Although she had nothing to judge his people’s standard of beauty, the female was pleasing, in the way an animal is attractive: for smooth flow of line, and for grace of movement.

    She touched her forehead in greeting. “My pleasure, Lady,” she said, formally. She had no real idea of the proper form of address, but when in doubt, treating a stranger as a noble was a safe course of action. Amy smiled timidly in return, but said nothing.

    She turned to Donald, remembering the reason, other than a chance to explore and use the facilities available, for which she’d dived into the locus. Advancing on him menacingly, she growled, “Now, tell me what you did to me last night, how you did it, and, more importantly, why.” She finished her speech standing only inches from him, leaning down and overpowering him with her bulk.

    “Now, Glor,” he said, defensively, “there’s no reason for you to be angry.” He backed away and gestured to a table in one corner of the room, saying, “Come, sit here, and I’ll explain.” He hurriedly scuttled to the table, pulling out a chair for her while Amy watched, looking from one to the other, alternating concern with what seemed to be mild amusement.

    She motioned Amy to precede her to the table, to better know where everyone was, and prevent a repeat performance of what had been done the night before. As the woman moved to the table she appeared almost to flow, rather than walk. Every movement pleased the eye, making her acutely aware that next to that woman her own movements were akin to the bumbling gait of a drunken Stult.

    As she walked the few feet to the chair that he was smilingly urging her toward, she studied the room and its furnishings. Although she’d never been there before, she had the uncanny feeling that she knew the function of each of the devices arrayed there, even to knowing many of the names and operating procedures. A strange feeling.

    Then, they were seated and it was that awkward time in a conversation when everyone was waiting for someone else to speak. Donald gave in and spoke first, his words proving true to his nature, much to her disgust.

    “So, Glor…how was your day?”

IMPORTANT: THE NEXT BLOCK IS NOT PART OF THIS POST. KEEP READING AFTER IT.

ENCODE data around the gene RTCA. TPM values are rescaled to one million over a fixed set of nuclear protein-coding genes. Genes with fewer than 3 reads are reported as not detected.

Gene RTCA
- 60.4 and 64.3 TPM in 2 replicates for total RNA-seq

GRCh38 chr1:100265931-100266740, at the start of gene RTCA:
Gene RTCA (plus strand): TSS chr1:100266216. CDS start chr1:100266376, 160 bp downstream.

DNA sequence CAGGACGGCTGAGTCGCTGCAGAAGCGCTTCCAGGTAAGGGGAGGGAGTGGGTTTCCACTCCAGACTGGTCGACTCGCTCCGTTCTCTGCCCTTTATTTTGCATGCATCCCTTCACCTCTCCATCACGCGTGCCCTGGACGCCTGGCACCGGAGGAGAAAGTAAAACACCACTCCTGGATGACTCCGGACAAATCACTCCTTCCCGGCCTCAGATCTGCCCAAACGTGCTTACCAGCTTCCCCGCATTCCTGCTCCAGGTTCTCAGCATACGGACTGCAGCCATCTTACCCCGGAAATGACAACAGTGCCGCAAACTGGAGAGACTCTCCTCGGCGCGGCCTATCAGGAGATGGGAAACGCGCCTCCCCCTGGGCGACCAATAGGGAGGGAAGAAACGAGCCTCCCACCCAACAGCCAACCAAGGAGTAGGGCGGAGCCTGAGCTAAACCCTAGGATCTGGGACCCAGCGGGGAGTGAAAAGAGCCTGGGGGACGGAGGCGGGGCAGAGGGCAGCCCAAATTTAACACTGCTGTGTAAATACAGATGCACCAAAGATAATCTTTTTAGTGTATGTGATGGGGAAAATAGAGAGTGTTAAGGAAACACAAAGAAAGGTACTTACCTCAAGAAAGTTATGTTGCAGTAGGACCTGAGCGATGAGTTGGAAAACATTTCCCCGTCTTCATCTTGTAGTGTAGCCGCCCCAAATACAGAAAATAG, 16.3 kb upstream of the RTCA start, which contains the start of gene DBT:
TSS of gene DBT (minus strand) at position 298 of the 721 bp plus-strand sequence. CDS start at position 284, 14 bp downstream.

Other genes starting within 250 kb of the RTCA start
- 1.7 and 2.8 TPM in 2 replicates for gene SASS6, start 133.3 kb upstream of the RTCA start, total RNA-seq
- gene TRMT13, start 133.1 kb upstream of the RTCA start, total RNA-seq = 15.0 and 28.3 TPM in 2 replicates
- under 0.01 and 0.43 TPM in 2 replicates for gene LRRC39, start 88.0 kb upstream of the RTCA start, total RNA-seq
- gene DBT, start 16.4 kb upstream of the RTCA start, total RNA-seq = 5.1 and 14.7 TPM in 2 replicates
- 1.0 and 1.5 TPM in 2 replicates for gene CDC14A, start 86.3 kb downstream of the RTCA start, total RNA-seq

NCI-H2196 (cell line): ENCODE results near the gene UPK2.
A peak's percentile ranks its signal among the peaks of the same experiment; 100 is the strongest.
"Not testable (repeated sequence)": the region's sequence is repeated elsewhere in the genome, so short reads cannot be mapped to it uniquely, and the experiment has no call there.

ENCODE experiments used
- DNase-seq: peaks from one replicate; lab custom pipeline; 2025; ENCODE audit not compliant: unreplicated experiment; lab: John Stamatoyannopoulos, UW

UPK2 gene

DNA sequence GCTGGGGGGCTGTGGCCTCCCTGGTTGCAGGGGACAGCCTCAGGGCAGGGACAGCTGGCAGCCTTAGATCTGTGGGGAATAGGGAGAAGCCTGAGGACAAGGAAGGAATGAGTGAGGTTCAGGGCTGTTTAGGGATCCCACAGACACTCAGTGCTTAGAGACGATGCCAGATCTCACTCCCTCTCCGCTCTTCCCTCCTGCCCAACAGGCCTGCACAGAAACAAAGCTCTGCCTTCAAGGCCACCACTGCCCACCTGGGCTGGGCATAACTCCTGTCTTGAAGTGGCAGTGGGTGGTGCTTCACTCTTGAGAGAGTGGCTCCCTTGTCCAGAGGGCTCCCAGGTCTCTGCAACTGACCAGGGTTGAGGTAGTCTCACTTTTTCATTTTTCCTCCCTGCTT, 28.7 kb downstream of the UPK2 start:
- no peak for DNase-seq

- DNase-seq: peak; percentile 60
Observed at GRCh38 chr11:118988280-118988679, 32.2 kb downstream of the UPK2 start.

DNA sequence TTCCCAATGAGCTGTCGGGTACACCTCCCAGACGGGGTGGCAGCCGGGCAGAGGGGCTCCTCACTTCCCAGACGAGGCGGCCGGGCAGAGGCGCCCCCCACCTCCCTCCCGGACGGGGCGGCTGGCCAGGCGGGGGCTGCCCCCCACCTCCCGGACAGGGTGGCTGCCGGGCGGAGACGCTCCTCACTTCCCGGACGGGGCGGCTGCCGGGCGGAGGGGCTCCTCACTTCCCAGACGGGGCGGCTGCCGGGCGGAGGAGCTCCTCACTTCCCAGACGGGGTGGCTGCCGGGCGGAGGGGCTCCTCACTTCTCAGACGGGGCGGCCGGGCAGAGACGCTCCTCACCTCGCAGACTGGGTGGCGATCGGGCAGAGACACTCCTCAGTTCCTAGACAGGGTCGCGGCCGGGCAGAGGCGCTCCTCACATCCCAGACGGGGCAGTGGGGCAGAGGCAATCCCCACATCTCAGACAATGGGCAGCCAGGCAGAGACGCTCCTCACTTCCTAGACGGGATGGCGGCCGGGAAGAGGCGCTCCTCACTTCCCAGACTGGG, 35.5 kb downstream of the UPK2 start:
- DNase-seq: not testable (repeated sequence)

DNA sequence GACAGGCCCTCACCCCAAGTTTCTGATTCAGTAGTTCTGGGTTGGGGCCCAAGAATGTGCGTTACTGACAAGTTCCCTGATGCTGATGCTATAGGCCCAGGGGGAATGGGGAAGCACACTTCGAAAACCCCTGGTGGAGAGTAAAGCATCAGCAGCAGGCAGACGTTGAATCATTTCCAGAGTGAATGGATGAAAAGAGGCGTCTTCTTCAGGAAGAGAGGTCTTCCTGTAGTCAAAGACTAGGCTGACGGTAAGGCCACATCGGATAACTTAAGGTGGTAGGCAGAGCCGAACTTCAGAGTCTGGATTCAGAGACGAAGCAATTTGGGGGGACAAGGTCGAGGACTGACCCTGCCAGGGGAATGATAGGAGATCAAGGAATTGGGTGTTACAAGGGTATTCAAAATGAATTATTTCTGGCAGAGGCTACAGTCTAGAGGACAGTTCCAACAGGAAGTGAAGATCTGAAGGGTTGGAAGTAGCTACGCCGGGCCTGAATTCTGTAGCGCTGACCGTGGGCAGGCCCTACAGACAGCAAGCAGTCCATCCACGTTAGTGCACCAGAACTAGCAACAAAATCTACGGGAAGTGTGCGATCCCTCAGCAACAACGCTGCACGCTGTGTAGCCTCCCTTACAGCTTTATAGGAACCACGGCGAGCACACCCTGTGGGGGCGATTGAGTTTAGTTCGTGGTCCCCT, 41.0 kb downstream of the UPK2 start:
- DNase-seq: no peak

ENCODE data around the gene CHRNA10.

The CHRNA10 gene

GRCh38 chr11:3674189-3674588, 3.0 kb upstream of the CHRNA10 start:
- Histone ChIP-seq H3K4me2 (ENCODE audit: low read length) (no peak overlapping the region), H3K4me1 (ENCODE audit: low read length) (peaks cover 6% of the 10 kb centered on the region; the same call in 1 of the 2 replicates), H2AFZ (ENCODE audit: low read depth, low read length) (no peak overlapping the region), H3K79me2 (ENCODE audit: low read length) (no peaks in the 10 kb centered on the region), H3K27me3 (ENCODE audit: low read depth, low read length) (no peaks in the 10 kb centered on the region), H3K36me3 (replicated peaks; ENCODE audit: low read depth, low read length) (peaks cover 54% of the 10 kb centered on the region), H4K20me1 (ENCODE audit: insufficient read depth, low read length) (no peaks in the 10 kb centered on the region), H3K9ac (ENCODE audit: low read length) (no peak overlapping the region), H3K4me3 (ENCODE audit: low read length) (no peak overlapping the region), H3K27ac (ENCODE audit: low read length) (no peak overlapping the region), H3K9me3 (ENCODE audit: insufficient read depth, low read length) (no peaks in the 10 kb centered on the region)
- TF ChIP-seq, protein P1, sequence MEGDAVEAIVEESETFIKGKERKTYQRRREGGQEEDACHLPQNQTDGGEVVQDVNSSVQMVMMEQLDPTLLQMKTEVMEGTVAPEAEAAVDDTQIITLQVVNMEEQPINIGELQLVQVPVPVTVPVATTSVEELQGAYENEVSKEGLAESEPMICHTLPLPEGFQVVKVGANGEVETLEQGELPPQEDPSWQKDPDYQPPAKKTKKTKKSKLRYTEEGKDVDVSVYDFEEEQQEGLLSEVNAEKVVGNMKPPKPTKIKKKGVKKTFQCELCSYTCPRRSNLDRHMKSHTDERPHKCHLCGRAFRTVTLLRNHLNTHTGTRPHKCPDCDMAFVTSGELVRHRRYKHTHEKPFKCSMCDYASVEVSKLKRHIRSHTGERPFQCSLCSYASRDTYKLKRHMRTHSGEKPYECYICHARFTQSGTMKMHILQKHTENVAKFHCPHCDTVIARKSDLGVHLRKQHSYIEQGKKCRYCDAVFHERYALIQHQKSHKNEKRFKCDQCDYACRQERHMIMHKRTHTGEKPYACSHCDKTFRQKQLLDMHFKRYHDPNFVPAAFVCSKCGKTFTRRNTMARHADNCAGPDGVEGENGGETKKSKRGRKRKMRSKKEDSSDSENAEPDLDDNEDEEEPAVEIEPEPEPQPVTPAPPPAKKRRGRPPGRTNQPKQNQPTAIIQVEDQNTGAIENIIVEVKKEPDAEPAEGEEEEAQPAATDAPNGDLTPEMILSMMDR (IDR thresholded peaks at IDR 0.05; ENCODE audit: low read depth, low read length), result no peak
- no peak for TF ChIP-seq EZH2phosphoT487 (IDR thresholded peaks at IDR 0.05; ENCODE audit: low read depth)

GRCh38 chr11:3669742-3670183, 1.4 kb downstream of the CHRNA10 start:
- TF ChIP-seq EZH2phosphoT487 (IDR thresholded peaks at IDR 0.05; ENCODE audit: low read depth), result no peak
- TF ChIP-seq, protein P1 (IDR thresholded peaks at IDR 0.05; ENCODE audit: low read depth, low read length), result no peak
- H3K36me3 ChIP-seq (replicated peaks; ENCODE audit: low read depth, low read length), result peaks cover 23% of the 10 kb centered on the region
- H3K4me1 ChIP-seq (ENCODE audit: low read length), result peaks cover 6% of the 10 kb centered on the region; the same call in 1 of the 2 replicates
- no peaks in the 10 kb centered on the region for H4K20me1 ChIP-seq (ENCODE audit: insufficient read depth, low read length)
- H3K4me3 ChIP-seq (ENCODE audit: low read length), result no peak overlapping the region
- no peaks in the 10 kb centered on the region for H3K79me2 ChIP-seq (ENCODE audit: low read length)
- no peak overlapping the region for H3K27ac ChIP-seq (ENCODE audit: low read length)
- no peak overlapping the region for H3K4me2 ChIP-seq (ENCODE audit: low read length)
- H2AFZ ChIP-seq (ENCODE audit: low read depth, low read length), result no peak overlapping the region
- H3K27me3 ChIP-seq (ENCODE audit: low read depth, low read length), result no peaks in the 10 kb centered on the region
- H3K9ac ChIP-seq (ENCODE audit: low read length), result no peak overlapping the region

In response she pointed a finger at him, poking him lightly on the nose to be sure of getting his attention.

    “Listen, you…I want to know what you did to me while I was asleep, and why I know so much about this place.” Had he placed some sort of mind-worm in her head—a thing that now gave her knowledge and assistance, but which would eventually take over both her mind and body, as in the horror tale, The Two Brothers? For them, forbidden knowledge had proved a double-edged sword, claiming both their bodies and their souls in the end. No one did anything for nothing, so the question that needed answering was if the price for what had been given would be too high to pay.

    He looked at her speculatively for a time, chewing on his lip. Finally, he ventured, “Tell me, Glor, what’s a quark?” He waited, studying her, expression carefully neutral.

    “A quark?” She shook her head. “I’m not sure. It’s some sort of sub-atomic particle, I think. I—” Her mouth snapped shut with an audible clack of teeth, then dropped open again, as the vista of new knowledge the question had invoked made itself apparent. Apparently, she knew an enormous amount that she hadn’t known when she woke on the morning before she met Donald. How much she knew might take years to learn, as the knowledge was only there when she thought about a particular item or problem. Much of what she possessed she’d never have the chance to use, or even know she knew, as the triggering stimulus that would cause her to think about the subject would never come.

    In reaction to her expression of shock he bit his lip, and his eyes narrowed as he asked, “And my mother’s name?”

    “Susan Bachman, originally. But her— Oh shit!” She was unable to keep her eyes from opening wide.

    He grunted, throwing up his arms, only to return them to the table with a thud. “So much for that theory,” he said sounding disgusted. “You were only supposed to get certain information, and even that, only with great effort. It looks like you got everything, though, including my entire life.” He blew out his breath in a long sigh, then spread his hands.

    “Congratulations, Glor. Among other things, you probably got the education I spent eight tough years in college earning, all in one single night.”

    It appeared that he was right. And that meant she was the best-educated resident of her planet, for all the good it did her.

    She motioned for him to go on.

    With an obvious effort, he brought himself back to the subject at hand. “It’s something really new, this transfer stuff. The idea is that certain knowledge can be transferred from one brain to another by overlapping the minds. I don’t understand how it works, it’s not my field of study, but the idea is that an electronic analog of my mind can be superimposed on yours. It was hoped that most of everything I thought while that condition was maintained would be retained in your mind. That’s the way it operated with the development units. I don’t know why, but it seems to have transferred data to you with a vengeance.” He frowned. “It never worked that way between two humans, so I would guess there must be differences between our two species that we didn’t anticipate.”